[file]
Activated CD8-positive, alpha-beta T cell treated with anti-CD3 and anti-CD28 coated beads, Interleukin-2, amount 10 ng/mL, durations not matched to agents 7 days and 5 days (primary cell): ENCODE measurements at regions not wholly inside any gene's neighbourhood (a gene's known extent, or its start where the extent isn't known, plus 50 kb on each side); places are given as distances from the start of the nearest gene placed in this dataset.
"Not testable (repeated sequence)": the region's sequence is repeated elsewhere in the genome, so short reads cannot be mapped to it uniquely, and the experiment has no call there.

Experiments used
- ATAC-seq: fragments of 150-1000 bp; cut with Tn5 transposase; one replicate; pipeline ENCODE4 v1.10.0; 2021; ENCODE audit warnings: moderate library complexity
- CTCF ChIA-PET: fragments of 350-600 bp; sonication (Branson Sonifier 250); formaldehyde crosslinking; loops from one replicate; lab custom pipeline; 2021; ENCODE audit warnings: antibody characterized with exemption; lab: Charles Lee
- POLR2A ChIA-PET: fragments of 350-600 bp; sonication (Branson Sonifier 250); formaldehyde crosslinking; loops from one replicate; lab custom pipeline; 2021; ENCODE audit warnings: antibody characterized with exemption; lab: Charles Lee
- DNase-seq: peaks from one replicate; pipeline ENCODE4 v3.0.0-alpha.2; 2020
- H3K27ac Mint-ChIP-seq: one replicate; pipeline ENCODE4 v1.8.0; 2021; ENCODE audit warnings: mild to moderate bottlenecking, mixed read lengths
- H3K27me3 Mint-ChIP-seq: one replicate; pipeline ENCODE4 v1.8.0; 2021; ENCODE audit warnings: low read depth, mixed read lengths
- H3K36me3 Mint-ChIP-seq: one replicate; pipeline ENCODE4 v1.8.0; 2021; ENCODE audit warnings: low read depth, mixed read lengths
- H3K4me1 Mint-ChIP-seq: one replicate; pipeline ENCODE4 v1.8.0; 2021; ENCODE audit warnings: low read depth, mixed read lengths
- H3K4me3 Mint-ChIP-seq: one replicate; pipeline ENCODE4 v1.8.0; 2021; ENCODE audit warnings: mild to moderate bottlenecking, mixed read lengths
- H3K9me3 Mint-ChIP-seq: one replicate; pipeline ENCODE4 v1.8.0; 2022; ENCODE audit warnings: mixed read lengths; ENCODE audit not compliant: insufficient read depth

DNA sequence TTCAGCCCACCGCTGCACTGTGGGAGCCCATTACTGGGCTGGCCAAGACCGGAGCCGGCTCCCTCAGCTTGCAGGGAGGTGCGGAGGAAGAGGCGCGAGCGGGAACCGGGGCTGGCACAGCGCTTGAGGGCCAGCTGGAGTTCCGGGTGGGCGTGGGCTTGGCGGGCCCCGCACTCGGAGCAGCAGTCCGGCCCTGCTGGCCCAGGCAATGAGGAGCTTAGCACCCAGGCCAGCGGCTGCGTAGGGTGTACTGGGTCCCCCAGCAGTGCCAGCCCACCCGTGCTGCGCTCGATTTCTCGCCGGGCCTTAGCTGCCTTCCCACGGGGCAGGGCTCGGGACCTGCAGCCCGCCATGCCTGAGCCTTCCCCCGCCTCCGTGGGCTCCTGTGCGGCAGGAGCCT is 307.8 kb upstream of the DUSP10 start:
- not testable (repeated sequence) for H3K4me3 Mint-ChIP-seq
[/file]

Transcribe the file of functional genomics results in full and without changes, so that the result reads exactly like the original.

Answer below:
Activated CD8-positive, alpha-beta T cell treated with anti-CD3 and anti-CD28 coated beads, Interleukin-2, amount 10 ng/mL, durations not matched to agents 7 days and 5 days (primary cell): ENCODE measurements at regions not wholly inside any gene's neighbourhood (a gene's known extent, or its start where the extent isn't known, plus 50 kb on each side); places are given as distances from the start of the nearest gene placed in this dataset.
"Not testable (repeated sequence)": the region's sequence is repeated elsewhere in the genome, so short reads cannot be mapped to it uniquely, and the experiment has no call there.

Experiments used
- ATAC-seq: fragments of 150-1000 bp; cut with Tn5 transposase; one replicate; pipeline ENCODE4 v1.10.0; 2021; ENCODE audit warnings: moderate library complexity
- CTCF ChIA-PET: fragments of 350-600 bp; sonication (Branson Sonifier 250); formaldehyde crosslinking; loops from one replicate; lab custom pipeline; 2021; ENCODE audit warnings: antibody characterized with exemption; lab: Charles Lee
- POLR2A ChIA-PET: fragments of 350-600 bp; sonication (Branson Sonifier 250); formaldehyde crosslinking; loops from one replicate; lab custom pipeline; 2021; ENCODE audit warnings: antibody characterized with exemption; lab: Charles Lee
- DNase-seq: peaks from one replicate; pipeline ENCODE4 v3.0.0-alpha.2; 2020
- H3K27ac Mint-ChIP-seq: one replicate; pipeline ENCODE4 v1.8.0; 2021; ENCODE audit warnings: mild to moderate bottlenecking, mixed read lengths
- H3K27me3 Mint-ChIP-seq: one replicate; pipeline ENCODE4 v1.8.0; 2021; ENCODE audit warnings: low read depth, mixed read lengths
- H3K36me3 Mint-ChIP-seq: one replicate; pipeline ENCODE4 v1.8.0; 2021; ENCODE audit warnings: low read depth, mixed read lengths
- H3K4me1 Mint-ChIP-seq: one replicate; pipeline ENCODE4 v1.8.0; 2021; ENCODE audit warnings: low read depth, mixed read lengths
- H3K4me3 Mint-ChIP-seq: one replicate; pipeline ENCODE4 v1.8.0; 2021; ENCODE audit warnings: mild to moderate bottlenecking, mixed read lengths
- H3K9me3 Mint-ChIP-seq: one replicate; pipeline ENCODE4 v1.8.0; 2022; ENCODE audit warnings: mixed read lengths; ENCODE audit not compliant: insufficient read depth

DNA sequence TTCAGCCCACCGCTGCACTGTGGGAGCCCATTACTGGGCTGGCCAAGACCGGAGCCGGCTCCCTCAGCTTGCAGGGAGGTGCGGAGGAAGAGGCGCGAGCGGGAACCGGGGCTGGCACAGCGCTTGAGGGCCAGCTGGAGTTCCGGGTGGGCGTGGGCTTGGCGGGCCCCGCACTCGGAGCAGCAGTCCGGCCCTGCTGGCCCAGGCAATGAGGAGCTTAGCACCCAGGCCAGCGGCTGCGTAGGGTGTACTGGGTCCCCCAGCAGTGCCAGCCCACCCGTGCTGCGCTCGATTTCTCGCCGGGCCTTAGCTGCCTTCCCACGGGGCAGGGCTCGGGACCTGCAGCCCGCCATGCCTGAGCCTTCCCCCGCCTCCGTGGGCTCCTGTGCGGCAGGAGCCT is 307.8 kb upstream of the DUSP10 start:
- not testable (repeated sequence) for H3K4me3 Mint-ChIP-seq